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How workplace conflict can become bullying behaviour

Left unaddressed, workplace conflict can sometimes evolve into allegations of bullying behaviour. A recent decision by the Fair Work Commission (FWC) highlights how the working relationship between a school teacher and Principal deteriorated to the point that an application for an order to stop bullying was made.

Left unaddressed, workplace conflict can sometimes evolve into allegations of bullying behaviour. A recent decision by the Fair Work Commission (FWC) highlights how the working relationship between a school teacher and Principal deteriorated to the point that an application for an order to stop bullying was made.

The Applicant was employed as a teacher at a secondary school in Victoria (the School) in 1998. The new Principal of the School was appointed in 2013. The Applicant alleged that she was subject to “repeated unreasonable behaviour” by the Principal from late 2013 to mid 2015.

Before Deputy President Gostencnik, the Applicant made a series of allegations (a total of 16 incidents) which she claimed were bullying by the Principal toward her including that the Principal:

  • Did not allocate the Applicant with a classroom and an office during renovations;
  • Inaccurately referred to one of the Applicant’s coordination of a “Recycled Goods Market” as a “Recycled Fashion Parade” in an email to all staff (and the subsequent email exchange) – (it was this email in the chain of events that caused things to become out of control);
  • Would glare and stare at the Applicant in staff meetings;
  • Appointed a non-teaching staff member to conduct the Applicant’s annual review meeting, which was not the normal procedure;
  • Singled the Applicant out about her sick leave;
  • Advised the Applicant that her long service leave had not been approved yet when it was approved;
  • Required the Applicant to undertake a new staff induction upon her return from long service leave; and
  • Assigned a more junior teacher as a mentor for the Applicant upon her return from long service leave.

DP Gostencnik noted that whether the behaviour of the Principal was reasonable management action conducted in a reasonable manner “depended on the action taken, the circumstances, the way in which the action impacts upon the worker, the implementation of the action and any other relevant matters.”

At the outset, DP Gostencnik commented that it was a “sad indictment” that the FWC was required to intervene to resolve the interpersonal conflict between the Principal and the Applicant.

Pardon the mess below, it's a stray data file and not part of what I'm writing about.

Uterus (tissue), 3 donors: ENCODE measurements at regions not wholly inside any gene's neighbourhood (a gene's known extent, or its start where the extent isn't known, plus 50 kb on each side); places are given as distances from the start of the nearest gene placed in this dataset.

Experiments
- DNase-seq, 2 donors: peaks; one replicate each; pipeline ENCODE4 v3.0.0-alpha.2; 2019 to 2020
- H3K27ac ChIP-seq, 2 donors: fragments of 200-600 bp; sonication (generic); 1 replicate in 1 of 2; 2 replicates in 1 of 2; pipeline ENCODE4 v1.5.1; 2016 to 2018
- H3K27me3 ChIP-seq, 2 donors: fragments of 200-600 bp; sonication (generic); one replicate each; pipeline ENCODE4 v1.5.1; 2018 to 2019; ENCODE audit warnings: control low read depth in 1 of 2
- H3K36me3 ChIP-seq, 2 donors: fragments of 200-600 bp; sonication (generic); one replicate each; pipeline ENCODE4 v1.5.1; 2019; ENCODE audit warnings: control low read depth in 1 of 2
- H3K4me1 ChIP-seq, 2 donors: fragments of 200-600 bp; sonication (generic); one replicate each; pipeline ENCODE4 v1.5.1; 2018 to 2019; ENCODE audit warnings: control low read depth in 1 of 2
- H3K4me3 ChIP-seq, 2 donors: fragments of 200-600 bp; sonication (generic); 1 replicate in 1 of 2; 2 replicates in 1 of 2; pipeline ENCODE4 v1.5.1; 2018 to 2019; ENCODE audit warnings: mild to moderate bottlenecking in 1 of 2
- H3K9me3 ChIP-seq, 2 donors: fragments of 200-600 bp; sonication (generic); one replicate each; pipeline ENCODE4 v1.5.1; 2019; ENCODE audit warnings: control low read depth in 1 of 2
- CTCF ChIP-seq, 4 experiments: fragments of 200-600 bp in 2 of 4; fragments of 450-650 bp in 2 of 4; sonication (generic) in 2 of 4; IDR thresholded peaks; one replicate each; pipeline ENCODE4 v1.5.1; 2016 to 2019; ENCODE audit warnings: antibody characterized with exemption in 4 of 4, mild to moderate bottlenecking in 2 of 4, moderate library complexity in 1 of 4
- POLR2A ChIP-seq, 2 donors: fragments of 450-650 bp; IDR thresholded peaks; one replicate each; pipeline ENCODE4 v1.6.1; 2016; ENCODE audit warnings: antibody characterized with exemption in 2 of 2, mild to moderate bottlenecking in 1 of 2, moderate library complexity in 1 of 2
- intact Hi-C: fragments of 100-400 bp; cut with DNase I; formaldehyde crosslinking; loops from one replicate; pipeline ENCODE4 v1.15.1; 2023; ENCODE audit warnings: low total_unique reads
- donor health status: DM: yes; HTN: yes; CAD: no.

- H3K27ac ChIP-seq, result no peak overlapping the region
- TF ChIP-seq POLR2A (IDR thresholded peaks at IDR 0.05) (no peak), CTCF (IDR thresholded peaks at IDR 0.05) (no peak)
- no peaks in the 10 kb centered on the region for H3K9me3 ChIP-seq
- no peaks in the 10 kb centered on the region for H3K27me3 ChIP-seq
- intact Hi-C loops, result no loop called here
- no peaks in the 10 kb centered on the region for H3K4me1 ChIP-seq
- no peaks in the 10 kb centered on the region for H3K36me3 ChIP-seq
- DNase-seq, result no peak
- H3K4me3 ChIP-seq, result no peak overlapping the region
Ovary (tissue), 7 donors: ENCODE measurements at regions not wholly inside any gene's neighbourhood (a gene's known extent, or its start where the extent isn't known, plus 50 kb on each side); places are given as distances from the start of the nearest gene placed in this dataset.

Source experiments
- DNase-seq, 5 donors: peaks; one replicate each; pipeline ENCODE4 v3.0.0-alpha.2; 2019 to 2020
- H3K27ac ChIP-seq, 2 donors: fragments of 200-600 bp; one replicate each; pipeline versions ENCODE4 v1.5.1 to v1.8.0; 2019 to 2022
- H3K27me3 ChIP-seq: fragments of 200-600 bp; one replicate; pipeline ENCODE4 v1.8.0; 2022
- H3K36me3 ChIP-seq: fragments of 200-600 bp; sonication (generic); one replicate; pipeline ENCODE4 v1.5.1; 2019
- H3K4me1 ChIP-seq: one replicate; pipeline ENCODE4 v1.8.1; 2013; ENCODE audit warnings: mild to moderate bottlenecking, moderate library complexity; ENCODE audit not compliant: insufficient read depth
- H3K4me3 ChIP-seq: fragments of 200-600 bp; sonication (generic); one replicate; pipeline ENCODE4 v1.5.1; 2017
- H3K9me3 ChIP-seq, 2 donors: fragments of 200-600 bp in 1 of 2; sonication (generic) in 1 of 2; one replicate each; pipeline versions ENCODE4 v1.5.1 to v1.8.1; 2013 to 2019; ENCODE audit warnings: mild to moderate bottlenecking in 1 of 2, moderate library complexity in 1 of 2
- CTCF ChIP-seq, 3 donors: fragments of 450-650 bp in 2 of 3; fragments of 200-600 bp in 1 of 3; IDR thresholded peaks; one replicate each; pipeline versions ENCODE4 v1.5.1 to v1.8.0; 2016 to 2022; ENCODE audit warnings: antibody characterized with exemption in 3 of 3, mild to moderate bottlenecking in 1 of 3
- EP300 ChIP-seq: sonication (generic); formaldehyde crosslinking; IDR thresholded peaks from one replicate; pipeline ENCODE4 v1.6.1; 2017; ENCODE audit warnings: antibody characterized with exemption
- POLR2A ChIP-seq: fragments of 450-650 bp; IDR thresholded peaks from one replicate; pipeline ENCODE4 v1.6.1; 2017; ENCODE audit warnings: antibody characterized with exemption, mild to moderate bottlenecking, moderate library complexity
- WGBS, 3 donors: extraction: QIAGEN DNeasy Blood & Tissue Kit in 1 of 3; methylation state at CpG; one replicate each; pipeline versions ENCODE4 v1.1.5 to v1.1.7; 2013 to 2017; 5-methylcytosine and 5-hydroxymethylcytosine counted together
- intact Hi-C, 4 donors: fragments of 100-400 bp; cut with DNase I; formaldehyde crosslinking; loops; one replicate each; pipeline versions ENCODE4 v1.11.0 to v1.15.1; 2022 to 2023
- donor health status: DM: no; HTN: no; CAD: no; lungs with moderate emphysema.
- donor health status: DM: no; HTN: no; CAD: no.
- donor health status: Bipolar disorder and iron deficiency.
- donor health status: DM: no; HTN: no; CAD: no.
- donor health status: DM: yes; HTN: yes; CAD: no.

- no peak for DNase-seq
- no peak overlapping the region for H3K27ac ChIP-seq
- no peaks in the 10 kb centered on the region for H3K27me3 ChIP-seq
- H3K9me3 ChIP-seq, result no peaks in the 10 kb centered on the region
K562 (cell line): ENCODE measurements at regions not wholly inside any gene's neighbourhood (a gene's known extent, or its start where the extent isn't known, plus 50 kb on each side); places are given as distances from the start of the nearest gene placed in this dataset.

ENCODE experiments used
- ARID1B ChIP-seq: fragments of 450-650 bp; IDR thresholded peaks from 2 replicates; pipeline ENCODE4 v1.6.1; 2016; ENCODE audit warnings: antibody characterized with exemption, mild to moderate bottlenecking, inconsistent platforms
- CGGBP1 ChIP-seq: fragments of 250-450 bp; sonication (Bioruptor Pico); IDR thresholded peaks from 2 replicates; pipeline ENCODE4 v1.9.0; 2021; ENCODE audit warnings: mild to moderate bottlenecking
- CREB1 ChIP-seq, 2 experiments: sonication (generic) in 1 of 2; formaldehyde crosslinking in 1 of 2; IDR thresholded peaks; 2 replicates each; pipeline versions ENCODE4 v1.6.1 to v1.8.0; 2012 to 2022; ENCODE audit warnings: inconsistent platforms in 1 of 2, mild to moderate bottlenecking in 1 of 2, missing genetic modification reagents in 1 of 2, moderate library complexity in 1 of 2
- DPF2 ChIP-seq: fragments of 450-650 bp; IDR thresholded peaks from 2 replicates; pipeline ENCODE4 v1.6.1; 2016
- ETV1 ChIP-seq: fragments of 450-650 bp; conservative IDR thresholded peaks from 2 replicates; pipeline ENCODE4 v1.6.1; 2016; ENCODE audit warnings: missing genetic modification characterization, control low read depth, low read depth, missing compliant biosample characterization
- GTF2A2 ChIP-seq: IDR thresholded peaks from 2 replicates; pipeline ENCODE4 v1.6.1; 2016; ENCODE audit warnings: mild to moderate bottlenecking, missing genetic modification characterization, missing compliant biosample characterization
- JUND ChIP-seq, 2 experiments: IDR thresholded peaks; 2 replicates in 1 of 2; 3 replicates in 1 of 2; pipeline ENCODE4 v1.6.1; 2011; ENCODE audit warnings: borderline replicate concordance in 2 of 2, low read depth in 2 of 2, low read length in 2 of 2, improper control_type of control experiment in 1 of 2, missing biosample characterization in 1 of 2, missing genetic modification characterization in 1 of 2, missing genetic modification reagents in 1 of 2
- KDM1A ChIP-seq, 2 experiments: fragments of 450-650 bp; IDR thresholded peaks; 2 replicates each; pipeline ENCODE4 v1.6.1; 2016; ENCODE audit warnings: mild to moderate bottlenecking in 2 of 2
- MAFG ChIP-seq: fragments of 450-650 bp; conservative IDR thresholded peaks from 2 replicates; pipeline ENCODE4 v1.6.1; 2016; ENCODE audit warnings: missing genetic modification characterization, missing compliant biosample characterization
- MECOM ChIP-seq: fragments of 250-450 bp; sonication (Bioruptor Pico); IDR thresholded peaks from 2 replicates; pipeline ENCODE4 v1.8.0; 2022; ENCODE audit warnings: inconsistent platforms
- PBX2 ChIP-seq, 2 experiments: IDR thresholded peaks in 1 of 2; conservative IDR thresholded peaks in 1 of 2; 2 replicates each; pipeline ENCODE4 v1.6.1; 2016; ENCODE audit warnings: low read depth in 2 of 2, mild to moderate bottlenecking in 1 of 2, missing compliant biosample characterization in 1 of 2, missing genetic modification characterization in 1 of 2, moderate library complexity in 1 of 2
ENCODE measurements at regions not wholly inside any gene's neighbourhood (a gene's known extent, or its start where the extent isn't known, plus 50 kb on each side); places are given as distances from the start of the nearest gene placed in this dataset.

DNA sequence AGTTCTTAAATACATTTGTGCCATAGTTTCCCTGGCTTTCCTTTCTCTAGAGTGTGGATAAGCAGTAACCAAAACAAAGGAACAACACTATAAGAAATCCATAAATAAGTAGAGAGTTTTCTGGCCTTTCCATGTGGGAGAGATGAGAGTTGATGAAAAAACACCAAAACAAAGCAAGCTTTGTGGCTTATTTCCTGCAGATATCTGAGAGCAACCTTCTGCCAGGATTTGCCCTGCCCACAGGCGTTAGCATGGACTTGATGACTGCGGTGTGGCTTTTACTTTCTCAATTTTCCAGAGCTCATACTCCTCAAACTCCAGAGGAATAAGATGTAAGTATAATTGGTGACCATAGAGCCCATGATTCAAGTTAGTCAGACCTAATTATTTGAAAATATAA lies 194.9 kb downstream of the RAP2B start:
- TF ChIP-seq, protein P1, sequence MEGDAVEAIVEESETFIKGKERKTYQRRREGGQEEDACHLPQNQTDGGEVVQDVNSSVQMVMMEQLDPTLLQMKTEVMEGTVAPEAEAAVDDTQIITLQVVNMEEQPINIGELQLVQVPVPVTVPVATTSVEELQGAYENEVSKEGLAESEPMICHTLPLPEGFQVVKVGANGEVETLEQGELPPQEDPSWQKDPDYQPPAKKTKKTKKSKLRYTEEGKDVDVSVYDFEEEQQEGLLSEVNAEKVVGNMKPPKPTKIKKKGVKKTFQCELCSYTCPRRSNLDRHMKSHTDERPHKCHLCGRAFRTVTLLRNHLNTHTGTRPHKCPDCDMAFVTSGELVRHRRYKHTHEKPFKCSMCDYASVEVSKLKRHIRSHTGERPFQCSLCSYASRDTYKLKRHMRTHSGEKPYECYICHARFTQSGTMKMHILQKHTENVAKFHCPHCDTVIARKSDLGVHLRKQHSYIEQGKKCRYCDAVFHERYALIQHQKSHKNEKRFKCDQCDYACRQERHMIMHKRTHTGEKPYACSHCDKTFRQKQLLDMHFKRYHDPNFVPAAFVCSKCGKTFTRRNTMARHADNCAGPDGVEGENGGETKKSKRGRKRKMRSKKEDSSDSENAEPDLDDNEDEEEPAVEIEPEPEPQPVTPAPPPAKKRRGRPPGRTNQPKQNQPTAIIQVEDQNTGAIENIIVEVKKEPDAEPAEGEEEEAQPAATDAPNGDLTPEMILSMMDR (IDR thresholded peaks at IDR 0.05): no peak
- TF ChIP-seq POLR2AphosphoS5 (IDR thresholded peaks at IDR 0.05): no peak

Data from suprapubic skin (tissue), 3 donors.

After he considered each of the alleged incidents, he determined that there were four instances where behaviour alleged was not reasonable management action carried out in a reasonable manner. In some circumstances, the Applicant was the only employee who was subject to the action (i.e. treated differently) and accordingly it was held that those incidents were not reasonable management actions. In particular, it was held that the Principal’s advice to the Applicant that her long service leave was yet to be approved was due to her irritation because she believed the Applicant had gossiped about her.

DP Gostencnik held that the Principal’s behaviour in the four incidents was repeated unreasonable behaviour which caused a risk to the Applicant’s health and safety, that is that the Principal had bullied the Applicant. He refrained from making orders and instead encouraged the parties to mediate the matter in order to repair the professional working relationship.

The facts of this decision highlight the risks to employers of ensuring that low level workplace conflict (e.g. differing views about how a task should be done, or a personality clash between two employees) does not evolve and escalate to a bullying complaint. For example, an email exchange between the Applicant and the Principal was remarked upon as an example of “how molehills become mountains.”

Employers should monitor the conduct and behaviour of employees and be prepared to intervene when conduct is not appropriate. For many small businesses or workplaces, workplace conflict could be detrimental to employee morale and the business. Of course, all workplaces should have regular anti-bullying training to remind employees about the kinds of behaviour that are not acceptable.

 

Information provided in this blog is not legal advice and should not be relied upon as such. Workplace Law does not accept liability for any loss or damage arising from reliance on the content of this blog, or from links on this website to any external website. Where applicable, liability is limited by a scheme approved under Professional Standards Legislation.

 

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